According to the documentation of EIK, it should be possible to deploy bundles in the workspace to Karaf with the EIK tooling. Also there is should be a Karafspecific .target, but the error above suggests the .target was not installed properly...

The EIK documentation (Which is not Apache worthy btw, the wording is so bad it hurts!),  lists compatibility with Eclipse versions, and I am surprised to see Kepler and Luna missing. (Kepler has been out for > 1 year at the time of writing).

mmh EIK is behind is my conclusion sofar..

Let's continue...(This doesn't feel right). 

The next step is to create a launch config. As we likely miss bundles in the TargetPlatform, I am curious to see if this will work... .another exception....

    at org.apache.karaf.eik.ui.KarafLaunchConfigurationDelegate.fixKarafJarClasspathEntry(KarafLaunchConfigurationDelegate.java:428)
    at org.apache.karaf.eik.ui.KarafLaunchConfigurationDelegate.getClasspath(KarafLaunchConfigurationDelegate.java:187)
    at org.eclipse.pde.launching.AbstractPDELaunchConfiguration.launch(AbstractPDELaunchConfiguration.java:70)
    at org.apache.karaf.eik.ui.KarafLaunchConfigurationDelegate.launch(KarafLaunchConfigurationDelegate.java:246)
    at org.eclipse.pde.launching.OSGiLaunchConfigurationDelegate.launch(OSGiLaunchConfigurationDelegate.java:47)
    at org.eclipse.debug.internal.core.LaunchConfiguration.launch(LaunchConfiguration.java:858)
    at org.eclipse.debug.internal.core.LaunchConfiguration.launch(LaunchConfiguration.java:707)
    at org.eclipse.debug.internal.ui.DebugUIPlugin.buildAndLaunch(DebugUIPlugin.java:1018)
    at org.eclipse.debug.internal.ui.DebugUIPlugin$8.run(DebugUIPlugin.java:1222)
    at org.eclipse.core.internal.jobs.Worker.run(Worker.java:53)

Getting my bundles in there (without EIK)

So playing with EIK, has been very, very disappointing and sorry, I am not going back to Indigo to see it works then... I have an option to not use EIK tooling, let's try that.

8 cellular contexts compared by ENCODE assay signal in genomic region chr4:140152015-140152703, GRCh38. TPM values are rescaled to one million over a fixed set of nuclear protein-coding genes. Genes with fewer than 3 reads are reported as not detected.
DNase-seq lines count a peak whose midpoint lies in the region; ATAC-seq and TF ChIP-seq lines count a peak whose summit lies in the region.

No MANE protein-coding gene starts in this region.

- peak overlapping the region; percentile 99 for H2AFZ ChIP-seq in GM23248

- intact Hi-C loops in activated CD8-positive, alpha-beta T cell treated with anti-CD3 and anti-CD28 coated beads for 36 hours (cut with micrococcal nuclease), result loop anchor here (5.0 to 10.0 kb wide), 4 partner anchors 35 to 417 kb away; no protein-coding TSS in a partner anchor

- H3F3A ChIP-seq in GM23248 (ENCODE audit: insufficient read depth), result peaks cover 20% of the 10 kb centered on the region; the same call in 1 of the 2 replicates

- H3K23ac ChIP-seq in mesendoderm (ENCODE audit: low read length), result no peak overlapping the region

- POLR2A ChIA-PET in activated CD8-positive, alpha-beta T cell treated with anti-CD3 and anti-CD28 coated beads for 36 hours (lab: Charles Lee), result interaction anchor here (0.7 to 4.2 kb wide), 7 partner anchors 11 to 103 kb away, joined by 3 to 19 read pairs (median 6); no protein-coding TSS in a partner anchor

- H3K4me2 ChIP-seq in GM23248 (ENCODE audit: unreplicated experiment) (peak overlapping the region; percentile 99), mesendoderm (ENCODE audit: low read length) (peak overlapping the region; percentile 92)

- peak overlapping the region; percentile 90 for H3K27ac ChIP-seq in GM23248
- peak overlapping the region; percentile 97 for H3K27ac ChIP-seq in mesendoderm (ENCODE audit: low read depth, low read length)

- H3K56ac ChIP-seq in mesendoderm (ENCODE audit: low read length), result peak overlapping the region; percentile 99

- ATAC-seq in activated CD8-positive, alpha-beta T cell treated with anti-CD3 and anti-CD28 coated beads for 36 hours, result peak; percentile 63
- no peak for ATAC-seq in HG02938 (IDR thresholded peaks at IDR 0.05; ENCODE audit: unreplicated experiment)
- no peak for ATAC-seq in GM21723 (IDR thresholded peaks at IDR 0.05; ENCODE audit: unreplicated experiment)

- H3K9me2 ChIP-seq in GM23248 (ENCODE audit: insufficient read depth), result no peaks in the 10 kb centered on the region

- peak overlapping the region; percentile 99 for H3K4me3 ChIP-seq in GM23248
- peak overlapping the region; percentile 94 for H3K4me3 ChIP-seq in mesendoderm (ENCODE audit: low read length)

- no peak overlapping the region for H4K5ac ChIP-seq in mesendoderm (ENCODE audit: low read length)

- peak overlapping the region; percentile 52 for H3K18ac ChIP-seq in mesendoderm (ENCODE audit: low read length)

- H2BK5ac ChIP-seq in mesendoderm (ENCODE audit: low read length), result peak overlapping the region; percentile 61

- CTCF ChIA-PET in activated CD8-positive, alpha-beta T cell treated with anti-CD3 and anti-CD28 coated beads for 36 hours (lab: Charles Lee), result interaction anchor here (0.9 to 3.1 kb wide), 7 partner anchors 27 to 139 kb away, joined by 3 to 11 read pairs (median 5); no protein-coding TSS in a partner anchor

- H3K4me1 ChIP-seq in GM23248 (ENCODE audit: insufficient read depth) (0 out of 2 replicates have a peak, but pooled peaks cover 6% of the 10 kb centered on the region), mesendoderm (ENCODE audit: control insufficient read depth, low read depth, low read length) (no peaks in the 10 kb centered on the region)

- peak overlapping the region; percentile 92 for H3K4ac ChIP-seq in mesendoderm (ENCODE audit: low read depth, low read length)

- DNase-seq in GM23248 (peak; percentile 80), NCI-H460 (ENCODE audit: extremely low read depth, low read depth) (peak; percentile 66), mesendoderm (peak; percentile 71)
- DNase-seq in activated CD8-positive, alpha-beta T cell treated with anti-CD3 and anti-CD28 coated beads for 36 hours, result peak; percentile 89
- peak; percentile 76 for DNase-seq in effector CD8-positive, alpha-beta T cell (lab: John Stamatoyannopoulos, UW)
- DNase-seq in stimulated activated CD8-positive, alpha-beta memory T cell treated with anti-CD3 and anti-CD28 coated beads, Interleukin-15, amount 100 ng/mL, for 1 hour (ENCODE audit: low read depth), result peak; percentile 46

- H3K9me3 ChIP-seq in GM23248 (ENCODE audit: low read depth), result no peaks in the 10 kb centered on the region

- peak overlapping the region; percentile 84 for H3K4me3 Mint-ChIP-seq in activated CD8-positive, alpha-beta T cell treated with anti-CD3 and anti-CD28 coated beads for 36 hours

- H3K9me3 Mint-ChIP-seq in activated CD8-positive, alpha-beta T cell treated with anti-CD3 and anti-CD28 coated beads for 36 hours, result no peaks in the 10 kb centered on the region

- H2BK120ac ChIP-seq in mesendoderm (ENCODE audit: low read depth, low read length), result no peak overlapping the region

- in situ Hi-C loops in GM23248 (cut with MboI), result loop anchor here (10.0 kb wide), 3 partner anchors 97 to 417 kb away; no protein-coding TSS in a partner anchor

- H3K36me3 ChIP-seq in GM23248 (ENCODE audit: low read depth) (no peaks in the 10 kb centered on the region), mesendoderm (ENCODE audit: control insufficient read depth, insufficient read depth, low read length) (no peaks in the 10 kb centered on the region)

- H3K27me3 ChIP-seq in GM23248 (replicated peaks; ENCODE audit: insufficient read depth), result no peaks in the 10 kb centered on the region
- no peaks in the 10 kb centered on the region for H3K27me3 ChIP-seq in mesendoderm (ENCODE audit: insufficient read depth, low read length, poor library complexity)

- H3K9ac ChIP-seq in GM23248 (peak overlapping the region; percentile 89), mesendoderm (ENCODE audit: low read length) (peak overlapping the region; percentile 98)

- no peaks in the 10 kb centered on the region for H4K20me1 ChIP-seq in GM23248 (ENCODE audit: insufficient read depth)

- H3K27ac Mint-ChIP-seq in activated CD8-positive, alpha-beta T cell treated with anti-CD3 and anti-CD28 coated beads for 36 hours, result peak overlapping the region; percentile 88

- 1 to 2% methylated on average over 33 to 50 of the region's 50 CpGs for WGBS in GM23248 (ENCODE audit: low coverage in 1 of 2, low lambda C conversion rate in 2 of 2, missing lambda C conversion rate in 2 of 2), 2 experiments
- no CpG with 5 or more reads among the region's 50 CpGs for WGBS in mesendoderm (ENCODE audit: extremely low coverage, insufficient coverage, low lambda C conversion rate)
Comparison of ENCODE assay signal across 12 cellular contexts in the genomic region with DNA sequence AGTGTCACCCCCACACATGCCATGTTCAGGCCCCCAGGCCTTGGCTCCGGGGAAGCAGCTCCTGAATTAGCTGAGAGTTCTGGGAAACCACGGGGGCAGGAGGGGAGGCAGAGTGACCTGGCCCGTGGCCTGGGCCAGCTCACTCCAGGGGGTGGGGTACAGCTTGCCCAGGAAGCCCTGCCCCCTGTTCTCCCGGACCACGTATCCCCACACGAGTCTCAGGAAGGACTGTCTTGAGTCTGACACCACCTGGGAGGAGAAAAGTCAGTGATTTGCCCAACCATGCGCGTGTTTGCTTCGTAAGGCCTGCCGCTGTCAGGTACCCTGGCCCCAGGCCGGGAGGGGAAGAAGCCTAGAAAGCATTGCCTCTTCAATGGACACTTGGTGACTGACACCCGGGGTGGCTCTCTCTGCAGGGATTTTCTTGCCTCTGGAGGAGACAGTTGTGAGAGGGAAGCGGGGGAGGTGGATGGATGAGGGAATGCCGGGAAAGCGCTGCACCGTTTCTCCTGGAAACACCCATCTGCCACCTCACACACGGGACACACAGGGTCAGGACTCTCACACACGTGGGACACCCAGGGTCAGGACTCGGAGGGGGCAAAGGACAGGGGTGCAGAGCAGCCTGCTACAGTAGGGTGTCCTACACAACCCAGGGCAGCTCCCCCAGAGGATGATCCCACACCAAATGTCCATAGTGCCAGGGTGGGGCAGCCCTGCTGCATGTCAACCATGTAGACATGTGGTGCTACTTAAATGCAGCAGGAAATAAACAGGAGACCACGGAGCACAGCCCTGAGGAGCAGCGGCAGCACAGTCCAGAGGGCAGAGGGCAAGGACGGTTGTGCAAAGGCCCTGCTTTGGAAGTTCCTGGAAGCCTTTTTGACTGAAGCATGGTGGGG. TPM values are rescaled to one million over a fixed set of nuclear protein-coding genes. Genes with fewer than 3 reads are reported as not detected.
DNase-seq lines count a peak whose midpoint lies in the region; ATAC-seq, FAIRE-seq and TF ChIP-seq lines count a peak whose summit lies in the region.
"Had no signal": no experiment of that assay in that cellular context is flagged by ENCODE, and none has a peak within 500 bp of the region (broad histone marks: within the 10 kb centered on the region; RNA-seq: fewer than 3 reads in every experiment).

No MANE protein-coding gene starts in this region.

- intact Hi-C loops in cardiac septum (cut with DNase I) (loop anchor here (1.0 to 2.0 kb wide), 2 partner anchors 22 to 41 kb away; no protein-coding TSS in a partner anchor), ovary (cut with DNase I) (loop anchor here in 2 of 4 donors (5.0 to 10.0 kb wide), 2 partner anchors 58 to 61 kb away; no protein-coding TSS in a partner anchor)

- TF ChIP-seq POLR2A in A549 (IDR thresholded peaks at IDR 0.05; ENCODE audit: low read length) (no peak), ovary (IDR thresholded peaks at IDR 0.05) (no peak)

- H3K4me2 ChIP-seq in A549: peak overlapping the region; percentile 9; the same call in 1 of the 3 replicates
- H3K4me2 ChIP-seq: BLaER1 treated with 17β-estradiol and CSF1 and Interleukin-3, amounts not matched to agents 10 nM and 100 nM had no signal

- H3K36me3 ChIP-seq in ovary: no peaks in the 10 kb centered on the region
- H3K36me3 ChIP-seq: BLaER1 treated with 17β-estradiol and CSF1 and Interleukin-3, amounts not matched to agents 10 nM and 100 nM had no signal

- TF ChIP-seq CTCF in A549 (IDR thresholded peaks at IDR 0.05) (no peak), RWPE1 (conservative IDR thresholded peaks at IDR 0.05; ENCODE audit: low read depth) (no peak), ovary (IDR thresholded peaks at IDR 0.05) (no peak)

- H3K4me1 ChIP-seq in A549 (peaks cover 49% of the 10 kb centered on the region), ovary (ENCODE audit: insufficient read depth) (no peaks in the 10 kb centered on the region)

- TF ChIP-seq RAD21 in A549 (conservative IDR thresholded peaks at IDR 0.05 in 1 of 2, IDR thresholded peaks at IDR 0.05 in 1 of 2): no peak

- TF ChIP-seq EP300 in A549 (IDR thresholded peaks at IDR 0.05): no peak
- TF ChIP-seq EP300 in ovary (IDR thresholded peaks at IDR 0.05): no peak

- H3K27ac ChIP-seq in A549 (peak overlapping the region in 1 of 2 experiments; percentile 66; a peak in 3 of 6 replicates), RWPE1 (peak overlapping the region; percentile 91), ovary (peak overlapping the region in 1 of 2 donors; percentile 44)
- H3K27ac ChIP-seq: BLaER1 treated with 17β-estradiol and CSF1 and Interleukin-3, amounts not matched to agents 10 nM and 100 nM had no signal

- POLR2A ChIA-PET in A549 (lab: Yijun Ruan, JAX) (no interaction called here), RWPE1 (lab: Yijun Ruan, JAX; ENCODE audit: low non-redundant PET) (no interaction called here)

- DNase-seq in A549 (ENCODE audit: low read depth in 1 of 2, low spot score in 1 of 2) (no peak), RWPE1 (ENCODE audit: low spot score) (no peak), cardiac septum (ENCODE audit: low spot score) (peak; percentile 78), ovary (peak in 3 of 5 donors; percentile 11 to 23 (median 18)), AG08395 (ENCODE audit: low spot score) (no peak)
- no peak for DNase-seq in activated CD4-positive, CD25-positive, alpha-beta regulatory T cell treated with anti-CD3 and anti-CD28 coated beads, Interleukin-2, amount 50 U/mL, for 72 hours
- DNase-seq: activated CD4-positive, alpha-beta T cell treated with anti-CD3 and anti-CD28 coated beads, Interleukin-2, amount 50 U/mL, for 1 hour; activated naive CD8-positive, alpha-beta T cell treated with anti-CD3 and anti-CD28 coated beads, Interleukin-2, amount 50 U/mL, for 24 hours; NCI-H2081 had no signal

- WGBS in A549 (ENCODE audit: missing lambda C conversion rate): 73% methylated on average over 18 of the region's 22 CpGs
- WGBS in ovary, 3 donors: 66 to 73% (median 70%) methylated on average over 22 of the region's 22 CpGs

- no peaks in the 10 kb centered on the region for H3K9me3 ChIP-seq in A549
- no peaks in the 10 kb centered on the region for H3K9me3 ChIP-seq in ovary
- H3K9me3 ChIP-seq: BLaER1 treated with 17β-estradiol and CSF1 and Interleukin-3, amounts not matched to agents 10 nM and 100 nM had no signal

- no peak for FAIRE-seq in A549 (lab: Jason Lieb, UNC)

Now the instructions on the Karaf website tell to produce a maven pom file. mmh, but I already have OSGI bundles, I want to deploy them, what are my options then?

Reading on, I can deploy a Karaf feature. There is a hot-deploy folder, where I can dump the feature.xml. Unless this gets implemented, I am afraid it will be a manual conversion process for now.

The Karaf feature will contain the references to bundles for this feature.

Here is what it looks like, I purposely do not fill in the bundle section, just to see what happens:

<?xml version="1.0" encoding="UTF-8"?>
<features name="oss2-features" xmlns="http://karaf.apache.org/xmlns/features/v1.2.0" xmlns:xsi="http://www.w3.org/2001/XMLSchema-instance"
        xsi:schemaLocation="http://karaf.apache.org/xmlns/features/v1.2.0 http://karaf.apache.org/xmlns/features/v1.2.0">
  <feature name="oss2" version="1.0.0">

Now copying this file to the karaf installation folder/deploy should process the feature.

And indeed, the file is process. typing log:tail shows that this happend:

2014-10-16 16:35:29,151 | INFO  | -4.0.0.M1/deploy | fileinstall                      | 5 - org.apache.felix.fileinstall - 3.4.2 | Updating bundle feature.xml / 0.0.0
2014-10-16 16:35:29,166 | INFO  | -4.0.0.M1/deploy | fileinstall                      | 5 - org.apache.felix.fileinstall - 3.4.2 | Started bundle: feature:file:/Users/Christophe/Downloads/apache-karaf-4.0.0.M1/deploy/feature.xml
2014-10-16 16:35:29,176 | INFO  | lixDispatchQueue | FeaturesServiceImpl              | 6 - org.apache.karaf.features.core - 4.0.0.M1 | Adding features:
2014-10-16 16:35:29,449 | INFO  | pool-29-thread-1 | FeaturesServiceImpl              | 6 - org.apache.karaf.features.core - 4.0.0.M1 | No deployment change.